Marvel fans know Frank Whaley as Rafael Scarfe, from Netflix and Marvel’s smash-hit series Luke Cage. Frank revealed what it was like filming Luke Cage and working with Marvel.

“That was one of the best times I had in a long time. Of all the stuff I’ve done, definitely over the past decade, it was the most challenging, the best time, and the most creative time I’ve had acting. Maybe since Vacancy, actually. It was a similar situation. It was a role that was written really well, and they allowed me to really play. They allowed me the freedom to find that role.

“And with Luke Cage, with every script they, kind of, gave me a little more to do in every episode. Every episode got better, and better, and better. And then we all know what happens to old Scarfe, unfortunately. Although, you may have not seen the last of him. I’ll share that. But the thing about working for Marvel is, it’s the best place to work—the best. They treat everyone so well, and they are set on hiring the best people, the best crew, and the best cast. It was a remarkable time.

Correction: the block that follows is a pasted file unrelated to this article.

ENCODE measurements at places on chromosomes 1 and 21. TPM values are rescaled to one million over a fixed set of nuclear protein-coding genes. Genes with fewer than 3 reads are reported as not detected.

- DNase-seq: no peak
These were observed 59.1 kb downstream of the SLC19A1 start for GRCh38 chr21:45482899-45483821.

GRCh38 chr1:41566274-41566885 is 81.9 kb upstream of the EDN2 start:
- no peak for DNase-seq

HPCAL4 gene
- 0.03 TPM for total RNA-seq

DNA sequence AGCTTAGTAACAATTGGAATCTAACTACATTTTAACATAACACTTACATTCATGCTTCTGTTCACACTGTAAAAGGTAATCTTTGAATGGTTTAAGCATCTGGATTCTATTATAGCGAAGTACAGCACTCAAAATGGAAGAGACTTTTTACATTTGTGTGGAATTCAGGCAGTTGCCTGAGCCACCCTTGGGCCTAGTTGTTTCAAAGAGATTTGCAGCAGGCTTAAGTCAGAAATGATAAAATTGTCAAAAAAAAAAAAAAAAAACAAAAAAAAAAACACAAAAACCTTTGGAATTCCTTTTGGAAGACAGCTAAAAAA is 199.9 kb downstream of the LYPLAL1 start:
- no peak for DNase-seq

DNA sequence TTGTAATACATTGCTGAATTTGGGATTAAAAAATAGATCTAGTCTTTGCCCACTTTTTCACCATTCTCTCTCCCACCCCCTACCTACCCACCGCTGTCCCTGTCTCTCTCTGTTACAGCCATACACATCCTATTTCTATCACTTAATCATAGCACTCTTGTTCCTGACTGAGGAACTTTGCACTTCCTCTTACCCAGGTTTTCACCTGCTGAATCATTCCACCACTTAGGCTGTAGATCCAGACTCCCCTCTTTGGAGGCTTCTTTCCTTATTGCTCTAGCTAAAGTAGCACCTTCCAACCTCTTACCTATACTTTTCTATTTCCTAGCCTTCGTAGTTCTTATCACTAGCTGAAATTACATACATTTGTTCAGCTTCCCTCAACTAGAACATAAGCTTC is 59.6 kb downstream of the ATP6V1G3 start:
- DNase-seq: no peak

“I didn’t know what to expect. I had done Gotham, and stuff here and there, but nothing that was this large. I didn’t know what to expect, but it turned out to be the best time. I got to go to Comic Con in San Diego; that’s a memory right there. Just to get that intimate, and hangout with the fans and talk with them, and I got to bring my kids. I’ve never been to anything like that before, so, I’m hoping I get to go back and do that again. It was just amazing.”

[Image by Dave Mangels/Getty Images]


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Closing the interview, this reporter asked Frank Whaley if he has a motto or a quote that he lives by, and his answer revealed yet another side to the talented artist.

“Black lives matter.”

[Featured Image by Jamie McCarthy/Getty Images]